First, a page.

Special to iVoryTowerz
The greatest movies present the greatest challenges. For a new feature film adaptation of Chuck Palahniuk’s novel Choke, it is not an easy task to satisfy the loyal fans of Palahniuk's Fight Club, and its film adaptation. That 1999 adaptation of Fight Club, made the top ten of the 500 greatest movies of all time in this week’s Empire magazine. And although Choke opened to a mixed reception, that doesn’t indicate the film's failure. The movie still stands a chance at gaining recognition and reserving a spot in some elite charts in the future after the initial buzz, theatrical showcases and DVD releases.
Choke’s genre falls between drama and comedy. It’s about the disturbing lifestyle of a sex addict Victor Mancini (played by Sam Rockwell) who makes money by double-acting. During the day, he is a tour guide in a colonial theme park, and in the evenings he is a helpless nice guy who chokes on food, stumbles around gasping for breath (and evaluating the “candidacy”), and finally finds a hero, his ultimate patron, who saves him. Victor receives money from his saviors and spends them on his Alzheimer’s-stricken mother (Anjelica Huston). Choke is funny when Victor is at work but sad and touching when Victor is a son and a bachelor with a troubled childhood.
The film's director Clark Gregg plays a small part as Victor’s manager. Nonetheless, Gregg’s character and its contribution to the laughing side of Choke reflect the biggest achievement of Gregg’s directorial debut: he does not waste characters or scenes. He never abandons his heroes, making each act meaningful in this aimless feature. A scratch on Victor’s ear will be remembered when we go back to his traumatized childhood and understand how it shaped his adulthood. A random sex scene, one out of dozens, draws laughs in the end, long after it’s seemingly forgotten. A stripper brightens up his friends' life, while teaching Victor that appearances are deceptive, etc. That is why in a matter of eighty-nine minutes the viewers go through a wide range of emotions. They feel disgusted, compassionate, nauseated, sympathetic, angered, sad, romantic, you name it.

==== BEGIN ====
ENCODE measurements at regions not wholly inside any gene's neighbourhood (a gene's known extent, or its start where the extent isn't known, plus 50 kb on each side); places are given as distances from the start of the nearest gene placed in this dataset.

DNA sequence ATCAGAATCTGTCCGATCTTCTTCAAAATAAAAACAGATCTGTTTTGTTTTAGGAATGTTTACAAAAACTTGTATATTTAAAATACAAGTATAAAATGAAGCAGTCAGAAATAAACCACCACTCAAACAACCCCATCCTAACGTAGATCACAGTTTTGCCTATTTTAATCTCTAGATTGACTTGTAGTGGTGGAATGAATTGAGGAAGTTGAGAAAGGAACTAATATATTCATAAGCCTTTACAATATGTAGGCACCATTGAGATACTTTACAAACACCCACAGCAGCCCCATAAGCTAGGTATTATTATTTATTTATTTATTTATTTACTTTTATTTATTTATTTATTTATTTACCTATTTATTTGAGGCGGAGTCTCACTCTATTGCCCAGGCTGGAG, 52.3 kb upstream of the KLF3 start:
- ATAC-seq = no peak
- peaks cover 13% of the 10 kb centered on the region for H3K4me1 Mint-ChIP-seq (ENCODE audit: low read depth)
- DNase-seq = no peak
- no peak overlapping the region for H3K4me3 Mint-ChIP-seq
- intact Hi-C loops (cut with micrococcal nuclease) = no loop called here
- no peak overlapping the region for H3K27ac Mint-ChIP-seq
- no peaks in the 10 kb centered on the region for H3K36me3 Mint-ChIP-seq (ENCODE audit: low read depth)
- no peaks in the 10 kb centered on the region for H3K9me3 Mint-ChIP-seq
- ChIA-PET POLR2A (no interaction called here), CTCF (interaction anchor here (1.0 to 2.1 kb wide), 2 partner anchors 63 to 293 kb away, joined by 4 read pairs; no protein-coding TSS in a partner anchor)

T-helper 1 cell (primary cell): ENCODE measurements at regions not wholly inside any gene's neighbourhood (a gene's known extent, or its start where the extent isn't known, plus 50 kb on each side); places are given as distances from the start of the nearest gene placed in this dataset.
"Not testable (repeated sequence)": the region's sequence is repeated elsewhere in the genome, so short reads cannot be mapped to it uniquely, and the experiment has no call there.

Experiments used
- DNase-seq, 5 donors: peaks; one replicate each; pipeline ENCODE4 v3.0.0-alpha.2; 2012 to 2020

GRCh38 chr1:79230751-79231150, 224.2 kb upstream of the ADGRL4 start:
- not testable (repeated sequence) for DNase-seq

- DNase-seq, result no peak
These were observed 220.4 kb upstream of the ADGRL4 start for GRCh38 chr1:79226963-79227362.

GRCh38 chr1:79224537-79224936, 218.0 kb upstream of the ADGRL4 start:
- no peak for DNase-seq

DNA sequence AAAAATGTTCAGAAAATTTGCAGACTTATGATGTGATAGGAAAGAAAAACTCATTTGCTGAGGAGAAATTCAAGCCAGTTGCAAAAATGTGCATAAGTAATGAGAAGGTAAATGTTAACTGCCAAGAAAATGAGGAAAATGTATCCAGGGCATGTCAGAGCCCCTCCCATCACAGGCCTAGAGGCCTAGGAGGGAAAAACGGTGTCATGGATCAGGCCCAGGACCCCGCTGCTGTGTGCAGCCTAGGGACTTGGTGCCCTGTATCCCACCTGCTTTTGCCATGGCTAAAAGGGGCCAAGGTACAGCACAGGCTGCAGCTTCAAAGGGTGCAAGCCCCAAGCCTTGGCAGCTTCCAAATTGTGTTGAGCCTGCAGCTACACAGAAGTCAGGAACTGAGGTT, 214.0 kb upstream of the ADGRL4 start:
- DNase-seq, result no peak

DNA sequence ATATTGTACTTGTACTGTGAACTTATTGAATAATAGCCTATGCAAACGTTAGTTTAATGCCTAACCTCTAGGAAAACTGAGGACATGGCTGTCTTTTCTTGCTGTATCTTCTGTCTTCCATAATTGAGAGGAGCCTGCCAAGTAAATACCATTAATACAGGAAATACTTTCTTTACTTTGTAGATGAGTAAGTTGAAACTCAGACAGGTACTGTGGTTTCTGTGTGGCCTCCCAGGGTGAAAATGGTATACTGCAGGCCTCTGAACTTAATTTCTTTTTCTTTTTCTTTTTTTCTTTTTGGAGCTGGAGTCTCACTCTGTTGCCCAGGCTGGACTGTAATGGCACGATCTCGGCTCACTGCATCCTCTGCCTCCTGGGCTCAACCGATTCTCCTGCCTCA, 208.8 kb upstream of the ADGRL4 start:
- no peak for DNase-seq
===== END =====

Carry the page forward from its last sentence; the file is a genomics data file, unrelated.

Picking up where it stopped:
Images of female bodies of various age groups and frequent love-making scenes without the essential part — love — might make some people call it a night before the movie is over, but the lovers of twisted plots will appreciate Gregg’s work. Choke might disappoint those who read the book as the movie does not precisely follow it. Apparently, according to Gregg, Palahniuk advised him not to be too faithful to his text, so the film turned out to be, in the first place, inspired by the novel rather than playing it out on screen.
*Z is from a country that made up the Soviet Union, and her writing on cultural and political matters could have a backlash when she returns home from the U.S., so she writes under a pseudonym.
(The promotional poster for Choke is from Fox Searchlight Pictures. To see a trailer for the film, please check below.)
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